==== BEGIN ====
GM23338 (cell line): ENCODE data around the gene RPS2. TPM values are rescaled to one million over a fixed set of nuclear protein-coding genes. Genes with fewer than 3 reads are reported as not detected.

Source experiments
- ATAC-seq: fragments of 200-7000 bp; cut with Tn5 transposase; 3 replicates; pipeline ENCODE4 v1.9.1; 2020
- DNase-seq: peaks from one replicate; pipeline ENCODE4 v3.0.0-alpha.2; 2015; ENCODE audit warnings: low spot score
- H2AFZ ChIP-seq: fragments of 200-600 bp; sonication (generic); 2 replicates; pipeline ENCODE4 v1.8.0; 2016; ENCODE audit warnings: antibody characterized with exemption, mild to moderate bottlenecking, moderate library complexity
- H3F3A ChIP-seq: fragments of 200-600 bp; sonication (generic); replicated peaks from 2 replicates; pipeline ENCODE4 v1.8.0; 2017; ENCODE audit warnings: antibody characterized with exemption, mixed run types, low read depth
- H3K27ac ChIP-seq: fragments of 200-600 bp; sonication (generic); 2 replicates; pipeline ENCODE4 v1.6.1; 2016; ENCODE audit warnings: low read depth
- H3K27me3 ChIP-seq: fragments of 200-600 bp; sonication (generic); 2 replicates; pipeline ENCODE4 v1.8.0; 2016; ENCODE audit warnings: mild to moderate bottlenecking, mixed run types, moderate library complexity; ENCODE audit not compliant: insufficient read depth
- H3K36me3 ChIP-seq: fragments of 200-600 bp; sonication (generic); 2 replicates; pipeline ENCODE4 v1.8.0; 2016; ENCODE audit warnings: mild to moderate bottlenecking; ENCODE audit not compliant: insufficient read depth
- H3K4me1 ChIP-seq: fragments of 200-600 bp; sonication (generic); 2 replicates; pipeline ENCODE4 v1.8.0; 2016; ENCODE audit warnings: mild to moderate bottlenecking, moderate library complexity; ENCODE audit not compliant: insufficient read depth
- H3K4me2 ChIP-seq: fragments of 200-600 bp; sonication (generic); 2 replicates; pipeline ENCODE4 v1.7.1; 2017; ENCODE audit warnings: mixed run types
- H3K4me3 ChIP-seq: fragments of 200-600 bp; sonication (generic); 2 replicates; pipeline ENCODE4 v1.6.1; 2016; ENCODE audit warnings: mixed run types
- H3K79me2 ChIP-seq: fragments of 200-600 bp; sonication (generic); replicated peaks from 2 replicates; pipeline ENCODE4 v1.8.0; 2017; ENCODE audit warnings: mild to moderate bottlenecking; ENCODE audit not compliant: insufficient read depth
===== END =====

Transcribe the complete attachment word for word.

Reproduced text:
GM23338 (cell line): ENCODE data around the gene RPS2. TPM values are rescaled to one million over a fixed set of nuclear protein-coding genes. Genes with fewer than 3 reads are reported as not detected.

Source experiments
- ATAC-seq: fragments of 200-7000 bp; cut with Tn5 transposase; 3 replicates; pipeline ENCODE4 v1.9.1; 2020
- DNase-seq: peaks from one replicate; pipeline ENCODE4 v3.0.0-alpha.2; 2015; ENCODE audit warnings: low spot score
- H2AFZ ChIP-seq: fragments of 200-600 bp; sonication (generic); 2 replicates; pipeline ENCODE4 v1.8.0; 2016; ENCODE audit warnings: antibody characterized with exemption, mild to moderate bottlenecking, moderate library complexity
- H3F3A ChIP-seq: fragments of 200-600 bp; sonication (generic); replicated peaks from 2 replicates; pipeline ENCODE4 v1.8.0; 2017; ENCODE audit warnings: antibody characterized with exemption, mixed run types, low read depth
- H3K27ac ChIP-seq: fragments of 200-600 bp; sonication (generic); 2 replicates; pipeline ENCODE4 v1.6.1; 2016; ENCODE audit warnings: low read depth
- H3K27me3 ChIP-seq: fragments of 200-600 bp; sonication (generic); 2 replicates; pipeline ENCODE4 v1.8.0; 2016; ENCODE audit warnings: mild to moderate bottlenecking, mixed run types, moderate library complexity; ENCODE audit not compliant: insufficient read depth
- H3K36me3 ChIP-seq: fragments of 200-600 bp; sonication (generic); 2 replicates; pipeline ENCODE4 v1.8.0; 2016; ENCODE audit warnings: mild to moderate bottlenecking; ENCODE audit not compliant: insufficient read depth
- H3K4me1 ChIP-seq: fragments of 200-600 bp; sonication (generic); 2 replicates; pipeline ENCODE4 v1.8.0; 2016; ENCODE audit warnings: mild to moderate bottlenecking, moderate library complexity; ENCODE audit not compliant: insufficient read depth
- H3K4me2 ChIP-seq: fragments of 200-600 bp; sonication (generic); 2 replicates; pipeline ENCODE4 v1.7.1; 2017; ENCODE audit warnings: mixed run types
- H3K4me3 ChIP-seq: fragments of 200-600 bp; sonication (generic); 2 replicates; pipeline ENCODE4 v1.6.1; 2016; ENCODE audit warnings: mixed run types
- H3K79me2 ChIP-seq: fragments of 200-600 bp; sonication (generic); replicated peaks from 2 replicates; pipeline ENCODE4 v1.8.0; 2017; ENCODE audit warnings: mild to moderate bottlenecking; ENCODE audit not compliant: insufficient read depth